What is a wind rose and how is it interpreted?
A wind rose is a graphical representation of the wind speed and wind direction for a specified period for a particular location. The wind rose can be representative of the wind for a day, month, year or a long-term average by month or year. There are two graphics for each wind rose. One graphic depicts the average wind speed by wind direction in meters per second. The other graphic represents the percentage of frequency by wind direction.
How do I interpret a synoptic chart?
When looking at a synoptic chart the first thing to take note of are the isobars. These are lines joining places of equal pressure. Areas with high numbers are known as areas of high pressure and low-pressure areas are indicated by lower numbers. Wind blows from high-pressure areas to low-pressure areas. However, due to Coriolis force wind doesnt blow in a straight line from high- to low-pressure areas but blow in a clockwise direction around a low-pressure area and in an anti-clockwise direction around a high-pressure area (in the Southern Hemisphere). Winds thus tend to blow sub-parallel to the isobars and from the isobar patterns on a synoptic chart it is possible to estimate from which direction the wind will be blowing at any location. The closer the isobars are together, the steeper the gradient between areas of high and low pressure and the stronger the wind. By studying the patterns shown by isobars, forecasters can make predictions about how the weather conditions will develop.
Air does not just move horizontally but also vertically. Descending (or sinking) air is associated with high-pressure areas and this produces clear skies and generally fair weather. Ascending (or rising) air on the other hand is associated with low-pressure areas causing the formation of clouds with possibly precipitation. Troughs of low pressure and ridges of high pressure can also be identified. Ridges are areas of high pressure that generally result in dry conditions in their immediate vicinity. A ridge of high pressure may be associated with coastal showers when it brings onshore winds along the east coast in advance of the ridge itself. These onshore winds can produce widespread coastal showers. The zone of interaction of the ridge with nearby areas of low pressure or troughs can be unstable and produce storms or rain in any area. Troughs are regions of relatively low pressure which often precede a cold front. These areas of relatively low pressure are unstable and tend to have high moisture associated with them. Consequently, they are good sources of thunderstorms.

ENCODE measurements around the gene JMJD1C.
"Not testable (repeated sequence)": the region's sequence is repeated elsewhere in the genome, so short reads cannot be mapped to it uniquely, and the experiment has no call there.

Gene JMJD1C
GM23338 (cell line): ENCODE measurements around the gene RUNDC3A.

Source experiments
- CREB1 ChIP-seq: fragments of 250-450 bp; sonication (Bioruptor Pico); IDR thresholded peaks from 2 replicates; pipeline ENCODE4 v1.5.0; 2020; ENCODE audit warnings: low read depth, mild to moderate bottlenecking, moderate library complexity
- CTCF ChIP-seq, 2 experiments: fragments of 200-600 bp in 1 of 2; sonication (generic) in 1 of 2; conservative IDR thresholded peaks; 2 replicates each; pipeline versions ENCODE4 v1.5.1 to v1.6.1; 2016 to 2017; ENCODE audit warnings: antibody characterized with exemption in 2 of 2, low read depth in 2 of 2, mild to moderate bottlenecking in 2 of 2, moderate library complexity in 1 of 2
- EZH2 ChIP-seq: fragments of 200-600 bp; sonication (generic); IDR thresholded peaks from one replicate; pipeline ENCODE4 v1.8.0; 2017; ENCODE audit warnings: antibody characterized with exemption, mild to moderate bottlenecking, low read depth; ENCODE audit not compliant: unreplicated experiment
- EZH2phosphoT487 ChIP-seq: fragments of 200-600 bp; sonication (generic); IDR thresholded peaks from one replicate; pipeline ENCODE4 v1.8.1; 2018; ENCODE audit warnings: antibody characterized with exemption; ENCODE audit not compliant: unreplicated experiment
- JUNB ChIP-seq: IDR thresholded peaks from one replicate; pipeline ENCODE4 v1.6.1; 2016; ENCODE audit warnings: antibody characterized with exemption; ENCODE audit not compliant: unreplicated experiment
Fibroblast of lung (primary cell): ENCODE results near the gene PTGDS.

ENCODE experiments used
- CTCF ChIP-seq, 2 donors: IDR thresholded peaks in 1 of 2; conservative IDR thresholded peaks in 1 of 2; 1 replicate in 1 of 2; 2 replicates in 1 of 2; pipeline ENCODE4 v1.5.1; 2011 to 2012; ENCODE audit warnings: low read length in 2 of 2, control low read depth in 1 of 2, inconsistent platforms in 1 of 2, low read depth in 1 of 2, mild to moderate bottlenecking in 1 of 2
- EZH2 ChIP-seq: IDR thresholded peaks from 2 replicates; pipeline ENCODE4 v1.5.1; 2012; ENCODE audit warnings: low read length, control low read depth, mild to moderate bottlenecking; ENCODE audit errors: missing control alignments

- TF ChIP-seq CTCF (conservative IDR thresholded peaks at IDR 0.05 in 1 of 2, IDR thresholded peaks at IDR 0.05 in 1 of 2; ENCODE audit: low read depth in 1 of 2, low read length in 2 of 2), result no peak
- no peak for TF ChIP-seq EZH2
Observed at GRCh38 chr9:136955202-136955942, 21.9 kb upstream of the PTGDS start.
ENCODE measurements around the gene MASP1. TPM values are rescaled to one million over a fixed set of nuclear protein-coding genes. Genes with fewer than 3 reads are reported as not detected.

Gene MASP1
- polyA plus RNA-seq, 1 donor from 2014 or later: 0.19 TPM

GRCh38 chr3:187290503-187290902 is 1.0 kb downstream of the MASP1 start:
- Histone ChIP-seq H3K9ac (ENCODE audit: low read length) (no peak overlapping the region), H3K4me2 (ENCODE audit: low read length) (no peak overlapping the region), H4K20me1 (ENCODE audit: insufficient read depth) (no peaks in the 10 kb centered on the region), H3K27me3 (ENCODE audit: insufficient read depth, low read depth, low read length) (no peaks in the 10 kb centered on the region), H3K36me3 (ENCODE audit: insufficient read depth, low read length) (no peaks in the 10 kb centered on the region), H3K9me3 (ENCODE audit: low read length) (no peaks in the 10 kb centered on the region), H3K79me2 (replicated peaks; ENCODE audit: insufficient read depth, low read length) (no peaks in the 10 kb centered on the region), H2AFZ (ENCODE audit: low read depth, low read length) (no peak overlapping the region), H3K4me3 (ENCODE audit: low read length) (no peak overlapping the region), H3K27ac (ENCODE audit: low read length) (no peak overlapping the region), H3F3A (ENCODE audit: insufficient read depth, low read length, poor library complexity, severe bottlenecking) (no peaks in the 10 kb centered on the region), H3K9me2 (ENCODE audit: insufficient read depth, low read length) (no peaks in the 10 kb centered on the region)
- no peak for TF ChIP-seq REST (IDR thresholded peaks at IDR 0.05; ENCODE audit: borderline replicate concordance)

Temperatures from a large number of weather stations are also plotted on the synoptic chart. This information is used to determine the location of fronts. By seeing where temperature changes significantly across a small area, it is possible to locate the position of these fronts. Cold fronts have triangles along the line indicating the position of the front and warm fronts have half-circles. Fronts occur at the boundaries of converging air masses which come together from different parts of the world. Since air masses usually have different temperature, they cannot mix together immediately owing to their different densities. Instead, the lighter, warmer air mass begins to rise above the cooler, denser one.
Fronts are usually associated with regions of low pressure, also known as depressions. As the sector of warm air is forced to rise, the cold air begins to engulf it. The leading edge of the warm air is marked by the warm front. The cold front marks the rear edge of the warm air and the leading edge of the ensuing cold air. When the warm air is completely lifted off the ground and is no longer in contact with the surface of the earth, this may be marked on a synoptic chart by an occluded front. Fronts are usually accompanied by clouds of all types, and very often by precipitation. Precipitation is usually heavier although less prolonged at cold fronts than at warm fronts, since the uplifting of warm air is more vigorous due to the undercutting of cold air, resulting in increased atmospheric instability.